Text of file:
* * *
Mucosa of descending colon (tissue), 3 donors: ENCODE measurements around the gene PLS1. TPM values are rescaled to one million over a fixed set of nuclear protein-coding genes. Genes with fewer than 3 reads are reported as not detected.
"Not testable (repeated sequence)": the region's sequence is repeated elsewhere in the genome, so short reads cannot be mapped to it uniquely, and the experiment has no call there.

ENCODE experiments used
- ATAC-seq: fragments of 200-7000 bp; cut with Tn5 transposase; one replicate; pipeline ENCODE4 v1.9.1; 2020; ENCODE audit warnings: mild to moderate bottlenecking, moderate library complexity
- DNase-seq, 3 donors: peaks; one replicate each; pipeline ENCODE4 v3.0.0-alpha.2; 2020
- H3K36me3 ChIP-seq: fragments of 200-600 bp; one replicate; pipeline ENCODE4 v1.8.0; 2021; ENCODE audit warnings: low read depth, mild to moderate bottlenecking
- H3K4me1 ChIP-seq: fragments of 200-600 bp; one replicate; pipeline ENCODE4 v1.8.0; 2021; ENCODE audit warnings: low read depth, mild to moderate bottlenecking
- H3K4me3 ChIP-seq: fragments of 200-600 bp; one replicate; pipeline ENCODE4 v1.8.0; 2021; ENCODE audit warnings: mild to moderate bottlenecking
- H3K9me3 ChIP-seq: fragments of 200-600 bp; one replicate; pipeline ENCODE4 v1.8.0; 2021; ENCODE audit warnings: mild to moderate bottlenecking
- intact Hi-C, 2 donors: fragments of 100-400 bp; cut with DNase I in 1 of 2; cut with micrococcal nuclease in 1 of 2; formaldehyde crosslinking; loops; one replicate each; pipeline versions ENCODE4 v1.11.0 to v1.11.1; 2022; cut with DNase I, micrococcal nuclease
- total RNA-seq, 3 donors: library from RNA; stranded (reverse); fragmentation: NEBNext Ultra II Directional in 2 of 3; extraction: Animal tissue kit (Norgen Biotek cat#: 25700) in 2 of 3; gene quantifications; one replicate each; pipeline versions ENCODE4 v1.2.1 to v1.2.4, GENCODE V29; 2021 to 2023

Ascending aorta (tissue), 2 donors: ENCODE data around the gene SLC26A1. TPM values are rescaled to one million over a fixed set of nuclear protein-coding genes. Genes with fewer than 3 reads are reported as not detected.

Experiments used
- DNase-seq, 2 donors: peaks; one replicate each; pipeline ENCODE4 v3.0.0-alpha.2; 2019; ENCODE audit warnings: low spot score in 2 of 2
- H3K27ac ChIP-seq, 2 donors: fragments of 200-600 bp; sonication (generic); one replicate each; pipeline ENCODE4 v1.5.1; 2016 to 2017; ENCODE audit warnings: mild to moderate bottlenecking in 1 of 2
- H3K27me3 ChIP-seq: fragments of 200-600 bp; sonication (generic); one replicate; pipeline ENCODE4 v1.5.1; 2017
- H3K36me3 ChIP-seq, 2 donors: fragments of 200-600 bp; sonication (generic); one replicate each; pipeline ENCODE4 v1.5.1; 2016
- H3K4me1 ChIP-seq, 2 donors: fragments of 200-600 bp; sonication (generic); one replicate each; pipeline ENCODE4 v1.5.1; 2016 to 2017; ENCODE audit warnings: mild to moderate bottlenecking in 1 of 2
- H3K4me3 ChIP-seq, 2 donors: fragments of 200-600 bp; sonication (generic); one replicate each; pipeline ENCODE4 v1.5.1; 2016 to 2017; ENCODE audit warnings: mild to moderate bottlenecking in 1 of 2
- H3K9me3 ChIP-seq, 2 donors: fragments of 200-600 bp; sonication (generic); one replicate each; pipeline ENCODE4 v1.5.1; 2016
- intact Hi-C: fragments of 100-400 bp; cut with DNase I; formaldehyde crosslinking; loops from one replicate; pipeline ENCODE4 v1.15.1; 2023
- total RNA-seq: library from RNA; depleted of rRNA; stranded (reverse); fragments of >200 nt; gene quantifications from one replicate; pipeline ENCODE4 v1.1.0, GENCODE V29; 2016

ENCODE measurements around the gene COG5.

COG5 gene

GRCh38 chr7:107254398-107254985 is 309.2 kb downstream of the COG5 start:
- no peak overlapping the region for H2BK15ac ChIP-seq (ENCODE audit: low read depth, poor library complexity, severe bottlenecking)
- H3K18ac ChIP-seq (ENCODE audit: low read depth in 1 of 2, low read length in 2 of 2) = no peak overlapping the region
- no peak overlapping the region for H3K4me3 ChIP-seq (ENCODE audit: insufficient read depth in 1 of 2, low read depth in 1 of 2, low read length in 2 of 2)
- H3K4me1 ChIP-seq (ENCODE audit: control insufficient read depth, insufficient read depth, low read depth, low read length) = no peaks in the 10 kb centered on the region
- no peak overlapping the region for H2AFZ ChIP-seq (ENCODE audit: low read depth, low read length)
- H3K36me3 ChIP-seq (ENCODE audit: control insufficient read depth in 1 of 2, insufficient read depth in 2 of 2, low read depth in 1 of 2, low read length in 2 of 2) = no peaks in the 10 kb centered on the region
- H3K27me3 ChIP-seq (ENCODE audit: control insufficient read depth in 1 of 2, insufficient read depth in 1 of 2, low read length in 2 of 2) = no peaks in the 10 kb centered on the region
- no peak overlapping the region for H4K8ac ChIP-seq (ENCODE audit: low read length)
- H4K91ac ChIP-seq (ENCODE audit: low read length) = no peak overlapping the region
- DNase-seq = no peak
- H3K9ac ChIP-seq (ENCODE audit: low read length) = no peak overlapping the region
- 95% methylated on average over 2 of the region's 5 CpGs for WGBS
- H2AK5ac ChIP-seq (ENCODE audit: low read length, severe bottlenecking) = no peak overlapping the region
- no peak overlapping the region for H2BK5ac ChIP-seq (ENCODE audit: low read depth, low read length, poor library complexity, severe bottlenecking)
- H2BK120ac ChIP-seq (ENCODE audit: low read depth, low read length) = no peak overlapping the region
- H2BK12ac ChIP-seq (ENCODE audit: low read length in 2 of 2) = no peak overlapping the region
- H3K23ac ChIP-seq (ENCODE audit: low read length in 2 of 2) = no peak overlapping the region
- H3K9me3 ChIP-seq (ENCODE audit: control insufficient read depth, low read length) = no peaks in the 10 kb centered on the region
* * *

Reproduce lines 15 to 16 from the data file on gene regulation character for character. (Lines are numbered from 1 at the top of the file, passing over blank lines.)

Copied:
- H3K27ac ChIP-seq, 2 donors: fragments of 200-600 bp; sonication (generic); one replicate each; pipeline ENCODE4 v1.5.1; 2016 to 2017; ENCODE audit warnings: mild to moderate bottlenecking in 1 of 2
- H3K27me3 ChIP-seq: fragments of 200-600 bp; sonication (generic); one replicate; pipeline ENCODE4 v1.5.1; 2017